learn only 3 things about them ...
Oysters take a long time to grow to a large size.
Valuable pearls do NOT come from the Family Ostreida.
Oysters are often vandalised by thoughtless visitors.
can cause food poisoning.
seen? Among our favourite seafood, oysters are often over-collected
on some of our more accessible shores. Sometimes, they are merely
vandalised by thoughtless visitors. They are common on the rocks and
other hard surfaces of many of our shores.
What are true oysters? True oysters
belong to the Family Osteridae.
Features: The two-part shell is
thick and chalky. In true oysters, the left valve is glued firmly
to a hard surface. What we see is the right valve. A layer of barnacles
and algae often eventually develops over the right valve so that the
oyster becomes hard to distinguish from the rock. Some oysters have
spikes on this valve, probably to deter predators such as drills.
Other bivalves usually have a foot, to dig with or move about. Being
immobile as adults, oysters have lost their foot.
It is hard to distinguish oyster species by their shell shape alone.
Their shells can take different shapes depending on the conditions
they live in. They are usually identified by internal features of
the shell and animal. On this website, they are grouped by external
features for convenience of display.
Sometimes mistaken for limpets
Here's more on how to tell apart shelled
animals found on the rocks.
What do they eat? Like
most other bivalves, oysters are filter feeders.
When submerged, an oyster opens its valves slightly and sucks in a
current of water. It uses its enlarged gills to sieve food particles
out of this current. When the tide goes out, it clamps up the valves
tightly to prevent water loss.
Oyster babies: Oysters may produce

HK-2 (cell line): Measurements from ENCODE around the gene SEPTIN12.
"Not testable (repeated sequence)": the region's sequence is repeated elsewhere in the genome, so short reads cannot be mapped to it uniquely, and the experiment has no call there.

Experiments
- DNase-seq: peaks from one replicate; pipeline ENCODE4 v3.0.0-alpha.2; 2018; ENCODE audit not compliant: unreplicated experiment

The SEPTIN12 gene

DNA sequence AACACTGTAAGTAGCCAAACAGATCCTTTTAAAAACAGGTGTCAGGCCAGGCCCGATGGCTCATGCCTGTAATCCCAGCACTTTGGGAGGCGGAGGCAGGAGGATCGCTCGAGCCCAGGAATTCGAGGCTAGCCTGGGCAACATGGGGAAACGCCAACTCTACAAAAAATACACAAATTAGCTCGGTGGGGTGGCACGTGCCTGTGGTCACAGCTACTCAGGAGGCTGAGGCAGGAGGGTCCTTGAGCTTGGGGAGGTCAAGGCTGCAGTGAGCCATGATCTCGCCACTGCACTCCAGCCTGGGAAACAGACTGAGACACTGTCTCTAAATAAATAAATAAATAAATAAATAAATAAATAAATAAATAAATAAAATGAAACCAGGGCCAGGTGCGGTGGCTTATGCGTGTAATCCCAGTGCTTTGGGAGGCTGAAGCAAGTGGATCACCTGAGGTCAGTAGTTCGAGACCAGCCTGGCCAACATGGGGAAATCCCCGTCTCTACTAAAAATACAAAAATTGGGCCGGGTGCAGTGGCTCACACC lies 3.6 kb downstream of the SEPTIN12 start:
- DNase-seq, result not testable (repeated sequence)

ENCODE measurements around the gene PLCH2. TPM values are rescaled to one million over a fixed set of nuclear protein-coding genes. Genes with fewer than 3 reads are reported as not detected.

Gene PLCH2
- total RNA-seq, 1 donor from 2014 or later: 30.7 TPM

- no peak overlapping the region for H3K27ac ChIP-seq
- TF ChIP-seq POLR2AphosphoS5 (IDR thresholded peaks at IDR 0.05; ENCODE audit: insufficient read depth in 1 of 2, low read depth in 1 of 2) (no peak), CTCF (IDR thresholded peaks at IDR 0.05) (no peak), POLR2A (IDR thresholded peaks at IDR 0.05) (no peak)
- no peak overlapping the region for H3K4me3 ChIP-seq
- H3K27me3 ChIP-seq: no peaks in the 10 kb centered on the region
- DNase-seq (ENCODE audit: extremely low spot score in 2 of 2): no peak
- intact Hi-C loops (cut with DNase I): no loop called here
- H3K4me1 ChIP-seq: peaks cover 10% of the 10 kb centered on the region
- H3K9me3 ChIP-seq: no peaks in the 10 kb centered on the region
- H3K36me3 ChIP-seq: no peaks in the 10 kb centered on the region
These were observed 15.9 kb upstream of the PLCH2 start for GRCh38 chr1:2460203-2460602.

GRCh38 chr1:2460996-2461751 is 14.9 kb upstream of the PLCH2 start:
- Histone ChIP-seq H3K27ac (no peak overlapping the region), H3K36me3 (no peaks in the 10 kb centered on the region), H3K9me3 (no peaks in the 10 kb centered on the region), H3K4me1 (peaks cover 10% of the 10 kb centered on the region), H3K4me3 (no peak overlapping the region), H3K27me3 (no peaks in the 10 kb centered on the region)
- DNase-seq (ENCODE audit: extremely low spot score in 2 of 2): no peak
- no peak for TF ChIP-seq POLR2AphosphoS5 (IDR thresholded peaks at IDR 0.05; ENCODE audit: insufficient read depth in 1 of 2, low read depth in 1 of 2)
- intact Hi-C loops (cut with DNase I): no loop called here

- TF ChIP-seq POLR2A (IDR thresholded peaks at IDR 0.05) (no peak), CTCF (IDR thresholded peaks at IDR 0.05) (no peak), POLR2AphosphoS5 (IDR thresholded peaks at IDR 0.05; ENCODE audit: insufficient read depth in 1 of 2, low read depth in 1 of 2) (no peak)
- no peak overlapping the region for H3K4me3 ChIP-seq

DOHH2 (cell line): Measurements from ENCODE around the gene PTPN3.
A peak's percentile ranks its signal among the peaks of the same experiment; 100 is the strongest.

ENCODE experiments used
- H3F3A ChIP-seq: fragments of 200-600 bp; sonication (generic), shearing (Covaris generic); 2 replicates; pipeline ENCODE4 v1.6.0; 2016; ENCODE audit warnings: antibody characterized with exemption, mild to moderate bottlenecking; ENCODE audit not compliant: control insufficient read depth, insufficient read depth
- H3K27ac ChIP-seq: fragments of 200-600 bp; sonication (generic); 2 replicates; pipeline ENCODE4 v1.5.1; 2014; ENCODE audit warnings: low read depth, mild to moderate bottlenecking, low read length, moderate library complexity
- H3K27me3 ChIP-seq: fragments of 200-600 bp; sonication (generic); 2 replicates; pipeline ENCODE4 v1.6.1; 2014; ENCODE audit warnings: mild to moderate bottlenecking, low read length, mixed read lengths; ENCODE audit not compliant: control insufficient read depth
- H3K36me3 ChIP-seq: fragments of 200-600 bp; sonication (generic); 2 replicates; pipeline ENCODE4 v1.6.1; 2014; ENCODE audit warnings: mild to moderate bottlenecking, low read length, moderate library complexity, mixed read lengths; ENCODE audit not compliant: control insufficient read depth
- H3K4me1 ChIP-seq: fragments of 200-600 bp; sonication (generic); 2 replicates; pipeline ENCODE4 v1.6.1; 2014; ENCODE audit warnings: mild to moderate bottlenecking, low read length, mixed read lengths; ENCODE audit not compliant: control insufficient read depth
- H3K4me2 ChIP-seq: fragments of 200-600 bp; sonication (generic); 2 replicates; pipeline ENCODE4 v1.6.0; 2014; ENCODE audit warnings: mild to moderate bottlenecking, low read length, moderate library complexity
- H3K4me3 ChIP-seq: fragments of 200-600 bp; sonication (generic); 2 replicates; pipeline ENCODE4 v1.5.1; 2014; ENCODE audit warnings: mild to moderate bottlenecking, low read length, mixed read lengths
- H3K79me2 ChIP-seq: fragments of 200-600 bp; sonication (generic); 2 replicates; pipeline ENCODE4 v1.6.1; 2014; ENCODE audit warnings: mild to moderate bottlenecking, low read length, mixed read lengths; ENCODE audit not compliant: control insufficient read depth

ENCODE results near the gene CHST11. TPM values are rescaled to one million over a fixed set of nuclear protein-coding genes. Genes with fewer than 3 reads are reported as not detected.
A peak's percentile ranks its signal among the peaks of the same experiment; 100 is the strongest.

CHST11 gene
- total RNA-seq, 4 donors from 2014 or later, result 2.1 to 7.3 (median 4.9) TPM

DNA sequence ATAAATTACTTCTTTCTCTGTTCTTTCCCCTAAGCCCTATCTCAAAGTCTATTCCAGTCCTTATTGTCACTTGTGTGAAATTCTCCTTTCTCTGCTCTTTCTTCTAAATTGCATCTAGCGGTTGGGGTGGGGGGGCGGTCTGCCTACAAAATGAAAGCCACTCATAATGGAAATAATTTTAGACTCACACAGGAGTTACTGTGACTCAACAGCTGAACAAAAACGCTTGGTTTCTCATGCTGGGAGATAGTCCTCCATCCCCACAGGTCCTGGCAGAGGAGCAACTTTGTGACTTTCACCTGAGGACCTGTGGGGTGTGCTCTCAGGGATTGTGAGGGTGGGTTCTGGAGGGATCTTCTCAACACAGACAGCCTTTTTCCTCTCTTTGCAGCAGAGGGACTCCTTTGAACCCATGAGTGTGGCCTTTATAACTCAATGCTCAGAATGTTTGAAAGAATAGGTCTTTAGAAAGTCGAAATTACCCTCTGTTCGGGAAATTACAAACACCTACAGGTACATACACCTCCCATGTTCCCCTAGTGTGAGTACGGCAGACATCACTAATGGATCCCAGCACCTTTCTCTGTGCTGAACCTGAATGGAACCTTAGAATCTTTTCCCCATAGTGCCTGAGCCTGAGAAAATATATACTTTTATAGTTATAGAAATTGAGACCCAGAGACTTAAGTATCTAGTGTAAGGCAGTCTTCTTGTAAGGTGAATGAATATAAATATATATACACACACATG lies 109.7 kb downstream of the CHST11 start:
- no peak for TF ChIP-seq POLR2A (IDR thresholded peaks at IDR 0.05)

eggs or larvae. Some species may change gender while others are simlutaneous
hermaprodites being predominantly male or female depending on the
temperature of their environment and availability of food.
Human uses: Oysters are relished
by people everywhere as a delicacy. They are also believed to have
aphrodisiac properties in some cultures. Like other filter-feeding
clams, however, oysters may be affected by red
tide and other harmful algal blooms when they are then harmful
Oysters have been farmed for centuries. Basically, young oysters are
kept in cages or mesh bags and left in the sea until they were large
enough for market. It is believed that farming oysters for their flesh
happened together with farming them for their pearls.
Valuable pearls are found in only a small group of oysters. While
other kinds of oysters (and even snails) may produce pearls, these
are often not pretty enough to be of commercial value. So please DO
NOT vandalise our oysters in the vain hope of finding a valuable pearl.
Status and threats: None of our
oysters are listed among the threatened animals of Singapore. However,
like other creatures of the intertidal zone, they are affected by
human activities such as reclamation and pollution. Trampling by careless
visitors and over-collection can also affect local populations of
young clams. Oysters on disturbed shores are often vandalised by thoughtless
Oysters often form a distint band
on hard surfaces near the high water mark.
Chek Jawa, Jan 08
All kinds of different animals
may settle among the oysters.
Chek Jawa, Jan 08
barnacle growing on an oyster.
St. John's Island, May 10
Ostreidae recorded for Singapore
Siong Kiat and Henrietta P. M. Woo, 2010 Preliminary Checklist
of The Molluscs of Singapore.
are difficult to positively identify without close examination.
On this website, they are grouped
by external features for convenience of display.
Pretostrea rosacea=^Dendostrea rosacea
Saccostrea cuccullata (Spiked
- Tan Siong
Kiat and Henrietta P. M. Woo, 2010 Preliminary
Checklist of The Molluscs of Singapore (pdf), Raffles
Museum of Biodiversity Research, National University of Singapore.
- Katherine Lam and Brian Morton. 31 Aug 2009. Oysters (Bivalvia:
Ostreidae and Gryphaeidae) recorded from Malaysia and Singapore.
Raffles Bulletin of Zoology 57(2): Pp. 481-494.
- Tan, K. S.
& L. M. Chou, 2000. A
Guide to the Common Seashells of Singapore. Singapore
Science Centre. 160 pp.
- Wee Y.C.
and Peter K. L. Ng. 1994. A First Look at Biodiversity in Singapore.
National Council on the Environment. 163pp.
- Ng, P. K.
L. & Y. C. Wee, 1994. The
Singapore Red Data Book: Threatened Plants and Animals of Singapore.
The Nature Society (Singapore), Singapore. 343 pp.